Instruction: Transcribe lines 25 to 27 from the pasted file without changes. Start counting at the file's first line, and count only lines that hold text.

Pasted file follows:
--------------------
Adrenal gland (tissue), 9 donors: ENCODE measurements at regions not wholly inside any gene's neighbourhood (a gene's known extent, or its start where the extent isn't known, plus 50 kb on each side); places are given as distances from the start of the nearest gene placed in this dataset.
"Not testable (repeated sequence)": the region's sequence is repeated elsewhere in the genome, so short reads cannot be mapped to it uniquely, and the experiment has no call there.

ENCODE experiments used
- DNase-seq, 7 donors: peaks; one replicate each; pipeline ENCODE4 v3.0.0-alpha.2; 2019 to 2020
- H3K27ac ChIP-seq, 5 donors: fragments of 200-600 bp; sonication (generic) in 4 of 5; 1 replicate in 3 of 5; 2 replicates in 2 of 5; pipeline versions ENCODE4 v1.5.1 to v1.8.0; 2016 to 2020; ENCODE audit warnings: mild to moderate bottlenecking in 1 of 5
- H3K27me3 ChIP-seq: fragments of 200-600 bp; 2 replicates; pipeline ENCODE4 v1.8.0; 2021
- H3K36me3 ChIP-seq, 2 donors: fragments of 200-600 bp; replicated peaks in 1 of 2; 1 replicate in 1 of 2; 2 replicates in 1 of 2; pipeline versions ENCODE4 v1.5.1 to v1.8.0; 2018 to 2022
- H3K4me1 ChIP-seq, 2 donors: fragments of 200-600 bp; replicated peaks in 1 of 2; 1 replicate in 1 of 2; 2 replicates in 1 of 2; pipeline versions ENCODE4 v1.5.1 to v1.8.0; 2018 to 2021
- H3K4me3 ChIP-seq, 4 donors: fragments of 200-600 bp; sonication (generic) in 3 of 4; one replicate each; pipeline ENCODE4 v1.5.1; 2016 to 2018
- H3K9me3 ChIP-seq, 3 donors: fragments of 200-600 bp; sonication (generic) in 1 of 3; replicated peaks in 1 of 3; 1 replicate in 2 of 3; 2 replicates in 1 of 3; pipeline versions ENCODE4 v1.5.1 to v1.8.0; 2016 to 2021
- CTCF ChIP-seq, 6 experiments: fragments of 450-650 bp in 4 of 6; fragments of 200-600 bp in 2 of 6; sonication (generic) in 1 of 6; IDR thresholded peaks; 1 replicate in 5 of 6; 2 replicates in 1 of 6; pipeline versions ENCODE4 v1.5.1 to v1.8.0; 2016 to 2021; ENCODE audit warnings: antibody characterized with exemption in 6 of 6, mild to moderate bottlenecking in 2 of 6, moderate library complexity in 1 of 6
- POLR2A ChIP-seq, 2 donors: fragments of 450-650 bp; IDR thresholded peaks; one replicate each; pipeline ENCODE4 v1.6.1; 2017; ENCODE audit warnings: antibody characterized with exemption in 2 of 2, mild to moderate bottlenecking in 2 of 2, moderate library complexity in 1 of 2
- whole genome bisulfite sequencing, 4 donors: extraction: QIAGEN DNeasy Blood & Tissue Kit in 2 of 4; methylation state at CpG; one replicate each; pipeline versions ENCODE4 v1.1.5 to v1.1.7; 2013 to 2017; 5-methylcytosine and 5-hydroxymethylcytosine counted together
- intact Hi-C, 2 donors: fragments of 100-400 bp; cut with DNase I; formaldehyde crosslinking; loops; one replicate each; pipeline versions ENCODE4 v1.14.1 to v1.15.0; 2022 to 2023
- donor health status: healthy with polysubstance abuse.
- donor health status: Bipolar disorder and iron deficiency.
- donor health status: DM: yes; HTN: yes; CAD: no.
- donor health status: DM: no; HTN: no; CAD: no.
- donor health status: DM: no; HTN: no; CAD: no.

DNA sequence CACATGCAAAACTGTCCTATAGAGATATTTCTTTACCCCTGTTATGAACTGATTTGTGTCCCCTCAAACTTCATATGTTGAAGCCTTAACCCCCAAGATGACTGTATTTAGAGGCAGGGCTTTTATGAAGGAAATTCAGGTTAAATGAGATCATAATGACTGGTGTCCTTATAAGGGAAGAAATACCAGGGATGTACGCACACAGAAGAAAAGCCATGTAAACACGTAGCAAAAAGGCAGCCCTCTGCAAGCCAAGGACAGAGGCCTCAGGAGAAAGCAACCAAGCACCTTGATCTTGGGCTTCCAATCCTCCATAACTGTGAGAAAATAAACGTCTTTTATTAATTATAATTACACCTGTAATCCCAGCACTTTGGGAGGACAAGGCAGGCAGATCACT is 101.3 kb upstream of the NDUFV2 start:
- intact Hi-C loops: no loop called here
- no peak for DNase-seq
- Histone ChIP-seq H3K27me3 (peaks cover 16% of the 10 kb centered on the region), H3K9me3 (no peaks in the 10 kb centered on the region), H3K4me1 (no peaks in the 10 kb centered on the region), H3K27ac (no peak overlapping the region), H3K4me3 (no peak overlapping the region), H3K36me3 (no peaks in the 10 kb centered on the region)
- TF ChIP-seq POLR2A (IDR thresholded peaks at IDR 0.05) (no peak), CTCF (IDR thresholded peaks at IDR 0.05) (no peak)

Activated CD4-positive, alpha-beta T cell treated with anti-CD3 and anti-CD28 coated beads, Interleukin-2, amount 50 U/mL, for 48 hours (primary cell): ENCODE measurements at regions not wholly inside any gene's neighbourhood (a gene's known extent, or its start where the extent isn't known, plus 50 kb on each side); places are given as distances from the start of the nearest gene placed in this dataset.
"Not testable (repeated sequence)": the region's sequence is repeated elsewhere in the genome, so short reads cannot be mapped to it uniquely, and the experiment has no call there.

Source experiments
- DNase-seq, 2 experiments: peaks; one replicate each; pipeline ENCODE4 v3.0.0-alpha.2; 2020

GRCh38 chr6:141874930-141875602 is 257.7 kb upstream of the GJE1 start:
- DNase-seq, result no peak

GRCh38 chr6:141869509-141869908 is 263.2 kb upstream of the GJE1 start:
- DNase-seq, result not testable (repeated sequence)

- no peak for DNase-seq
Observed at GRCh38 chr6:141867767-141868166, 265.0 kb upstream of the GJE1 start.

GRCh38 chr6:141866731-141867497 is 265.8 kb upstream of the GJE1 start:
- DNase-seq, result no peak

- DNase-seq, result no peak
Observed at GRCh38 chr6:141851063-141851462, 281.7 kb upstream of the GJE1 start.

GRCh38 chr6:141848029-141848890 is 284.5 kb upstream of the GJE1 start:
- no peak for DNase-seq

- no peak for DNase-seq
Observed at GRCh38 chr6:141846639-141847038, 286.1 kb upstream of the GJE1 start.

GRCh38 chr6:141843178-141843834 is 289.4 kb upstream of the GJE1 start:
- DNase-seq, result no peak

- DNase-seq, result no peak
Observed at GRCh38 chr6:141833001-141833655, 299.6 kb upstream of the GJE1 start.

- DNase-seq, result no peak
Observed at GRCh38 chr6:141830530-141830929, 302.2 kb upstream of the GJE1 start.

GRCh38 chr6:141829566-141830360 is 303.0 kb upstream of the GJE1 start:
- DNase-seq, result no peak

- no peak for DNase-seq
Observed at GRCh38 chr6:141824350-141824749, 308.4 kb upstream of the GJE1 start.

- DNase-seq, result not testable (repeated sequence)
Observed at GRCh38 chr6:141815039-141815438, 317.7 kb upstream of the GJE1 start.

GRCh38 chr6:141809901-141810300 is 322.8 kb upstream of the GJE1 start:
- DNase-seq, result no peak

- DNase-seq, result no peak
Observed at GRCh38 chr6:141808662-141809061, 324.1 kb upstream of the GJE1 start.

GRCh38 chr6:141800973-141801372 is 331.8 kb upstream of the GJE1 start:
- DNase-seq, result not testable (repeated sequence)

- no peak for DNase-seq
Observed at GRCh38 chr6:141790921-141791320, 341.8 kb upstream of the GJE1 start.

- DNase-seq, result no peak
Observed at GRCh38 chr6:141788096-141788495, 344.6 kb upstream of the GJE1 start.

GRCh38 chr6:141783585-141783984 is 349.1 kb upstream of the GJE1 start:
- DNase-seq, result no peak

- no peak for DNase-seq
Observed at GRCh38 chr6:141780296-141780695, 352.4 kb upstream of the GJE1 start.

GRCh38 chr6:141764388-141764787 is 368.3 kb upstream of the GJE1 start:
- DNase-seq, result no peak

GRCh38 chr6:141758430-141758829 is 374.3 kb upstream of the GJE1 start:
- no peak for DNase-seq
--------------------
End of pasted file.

Activated CD4-positive, alpha-beta T cell treated with anti-CD3 and anti-CD28 coated beads, Interleukin-2, amount 50 U/mL, for 48 hours (primary cell): ENCODE measurements at regions not wholly inside any gene's neighbourhood (a gene's known extent, or its start where the extent isn't known, plus 50 kb on each side); places are given as distances from the start of the nearest gene placed in this dataset.
"Not testable (repeated sequence)": the region's sequence is repeated elsewhere in the genome, so short reads cannot be mapped to it uniquely, and the experiment has no call there.

Source experiments